A species discovered: second of two-parts on the unknown life in the seas.
Just before Labor Day, Sept. 3,1974, a geologist threw a pipe dredge off the deck of the research vessel Gosnold. The ship was off Sebastian Inlet in 180 to 240 feet of water. Down at the bottom sat a small, colorful orange bellied goby with black margins on its fins and dark green bars along its sides. The pipe landed on him, capturing him with the sand he sat on. The gist could have thrown him overboard, but decided to bring him back to me. It turned out to be a new fish species.
Since I would not have been an ichthyologist if it were not for the patience and support of my beautiful wife, I named the fish after her, Varicusmarilynae, a name by which it will be known, hopefully, forever. The common name is the orange bellied goby.
This was the first of several new fish species that would be described from east Florida waters over the next two decades including the blackbar drum, jawfish, masked stargazer, and reticulate stargazer. In the same period, a host of invertebrates, animals without backbones, were also being described. Even a new species of seagrass was described during this same time, Johnson's seagrass.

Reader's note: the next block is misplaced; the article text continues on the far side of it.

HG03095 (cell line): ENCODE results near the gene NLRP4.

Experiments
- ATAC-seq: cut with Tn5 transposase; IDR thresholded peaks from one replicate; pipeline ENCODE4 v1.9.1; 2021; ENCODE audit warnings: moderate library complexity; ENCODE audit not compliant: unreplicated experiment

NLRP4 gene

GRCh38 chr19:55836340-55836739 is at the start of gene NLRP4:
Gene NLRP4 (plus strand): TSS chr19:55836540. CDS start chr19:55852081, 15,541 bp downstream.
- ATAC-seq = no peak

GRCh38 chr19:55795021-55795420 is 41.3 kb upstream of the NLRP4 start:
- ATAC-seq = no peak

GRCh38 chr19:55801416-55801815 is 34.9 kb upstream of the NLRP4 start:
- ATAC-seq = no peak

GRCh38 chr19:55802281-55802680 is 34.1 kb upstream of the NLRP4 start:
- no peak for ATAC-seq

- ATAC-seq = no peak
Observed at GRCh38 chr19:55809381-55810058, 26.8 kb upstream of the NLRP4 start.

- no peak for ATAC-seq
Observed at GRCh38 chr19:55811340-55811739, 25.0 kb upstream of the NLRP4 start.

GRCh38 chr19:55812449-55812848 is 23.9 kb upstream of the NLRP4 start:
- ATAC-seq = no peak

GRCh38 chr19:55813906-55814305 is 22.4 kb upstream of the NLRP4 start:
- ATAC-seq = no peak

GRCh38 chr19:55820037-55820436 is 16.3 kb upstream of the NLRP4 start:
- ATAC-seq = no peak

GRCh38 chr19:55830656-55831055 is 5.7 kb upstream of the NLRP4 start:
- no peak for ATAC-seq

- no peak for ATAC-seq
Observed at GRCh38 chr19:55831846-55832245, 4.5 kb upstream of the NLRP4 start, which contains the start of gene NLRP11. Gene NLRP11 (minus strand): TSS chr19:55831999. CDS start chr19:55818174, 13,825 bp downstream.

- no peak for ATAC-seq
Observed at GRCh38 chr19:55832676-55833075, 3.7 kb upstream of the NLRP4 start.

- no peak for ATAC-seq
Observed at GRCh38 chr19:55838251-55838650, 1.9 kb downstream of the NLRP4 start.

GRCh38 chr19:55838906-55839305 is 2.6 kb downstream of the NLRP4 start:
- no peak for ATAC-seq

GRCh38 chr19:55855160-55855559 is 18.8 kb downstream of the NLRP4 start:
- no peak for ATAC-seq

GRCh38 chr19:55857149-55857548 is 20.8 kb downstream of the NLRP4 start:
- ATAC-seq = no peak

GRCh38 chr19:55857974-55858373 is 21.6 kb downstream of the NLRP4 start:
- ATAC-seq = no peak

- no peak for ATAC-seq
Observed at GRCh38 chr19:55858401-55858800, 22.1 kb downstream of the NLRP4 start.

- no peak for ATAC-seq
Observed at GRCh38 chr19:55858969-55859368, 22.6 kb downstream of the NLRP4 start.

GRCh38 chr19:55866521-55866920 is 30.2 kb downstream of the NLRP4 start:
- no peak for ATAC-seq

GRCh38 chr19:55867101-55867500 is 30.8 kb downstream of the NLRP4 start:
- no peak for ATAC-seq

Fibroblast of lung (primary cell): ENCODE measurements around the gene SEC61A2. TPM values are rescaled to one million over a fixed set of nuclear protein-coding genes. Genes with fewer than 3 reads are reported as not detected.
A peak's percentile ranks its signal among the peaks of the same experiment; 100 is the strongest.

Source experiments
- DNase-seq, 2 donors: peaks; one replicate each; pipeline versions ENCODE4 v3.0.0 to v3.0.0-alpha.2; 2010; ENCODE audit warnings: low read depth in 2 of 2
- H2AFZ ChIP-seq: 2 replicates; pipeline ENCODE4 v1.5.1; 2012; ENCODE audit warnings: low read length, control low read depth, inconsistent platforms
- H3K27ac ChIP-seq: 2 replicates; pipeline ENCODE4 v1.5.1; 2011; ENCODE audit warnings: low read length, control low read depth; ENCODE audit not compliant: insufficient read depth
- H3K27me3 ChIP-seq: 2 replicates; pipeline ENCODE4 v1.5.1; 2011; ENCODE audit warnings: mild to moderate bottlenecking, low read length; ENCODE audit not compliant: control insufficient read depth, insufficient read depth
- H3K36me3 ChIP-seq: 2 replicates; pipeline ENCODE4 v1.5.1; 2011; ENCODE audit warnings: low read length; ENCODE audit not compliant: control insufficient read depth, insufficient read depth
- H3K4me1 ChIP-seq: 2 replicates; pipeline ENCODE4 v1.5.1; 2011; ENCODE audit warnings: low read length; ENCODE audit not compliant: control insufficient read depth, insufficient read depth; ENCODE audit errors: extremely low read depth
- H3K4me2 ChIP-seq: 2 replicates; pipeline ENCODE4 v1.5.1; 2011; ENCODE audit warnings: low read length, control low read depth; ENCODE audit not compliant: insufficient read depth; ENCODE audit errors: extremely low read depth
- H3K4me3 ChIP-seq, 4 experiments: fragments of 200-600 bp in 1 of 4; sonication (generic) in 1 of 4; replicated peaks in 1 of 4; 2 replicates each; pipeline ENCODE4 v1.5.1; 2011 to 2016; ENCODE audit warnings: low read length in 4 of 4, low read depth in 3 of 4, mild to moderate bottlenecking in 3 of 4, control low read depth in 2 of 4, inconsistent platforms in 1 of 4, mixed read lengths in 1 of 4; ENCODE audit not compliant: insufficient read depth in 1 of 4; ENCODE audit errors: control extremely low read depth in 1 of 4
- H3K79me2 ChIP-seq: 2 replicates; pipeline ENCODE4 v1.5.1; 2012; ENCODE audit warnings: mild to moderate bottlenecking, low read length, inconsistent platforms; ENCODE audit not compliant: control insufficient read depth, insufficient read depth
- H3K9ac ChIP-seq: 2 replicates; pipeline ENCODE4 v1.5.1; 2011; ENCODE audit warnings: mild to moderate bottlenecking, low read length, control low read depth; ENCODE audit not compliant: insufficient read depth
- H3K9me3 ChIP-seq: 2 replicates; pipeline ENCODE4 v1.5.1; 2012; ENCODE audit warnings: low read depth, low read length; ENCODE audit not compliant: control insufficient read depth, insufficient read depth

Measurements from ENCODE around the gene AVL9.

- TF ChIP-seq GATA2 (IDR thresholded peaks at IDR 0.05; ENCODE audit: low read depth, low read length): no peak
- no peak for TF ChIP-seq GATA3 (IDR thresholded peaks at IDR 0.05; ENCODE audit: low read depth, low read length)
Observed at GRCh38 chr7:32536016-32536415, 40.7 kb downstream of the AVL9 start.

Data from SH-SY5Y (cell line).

New species of aquatic organisms are still being discovered and named from Florida waters. A new shell-less snail, known as a nudibranch, Chromodoris fentoni, was just described by FWC biologists Nancy Sheridan and Joan Herrera, from a specimen collected by Daniel Fenton of Brandon, Florida. The new species was collected with sponges taken in the Gulf of Mexico off Tarpon Springs. You can also see that if you capture a new species and turn it over to the experts, they may even name it after you.
By R. Grant Gilmore, Ph.D.
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|Title Annotation:||The Sportsman's Biologist|
|Author:||Gilmore, R. Grant|
|Article Type:||Brief article|
|Date:||Feb 1, 2012|
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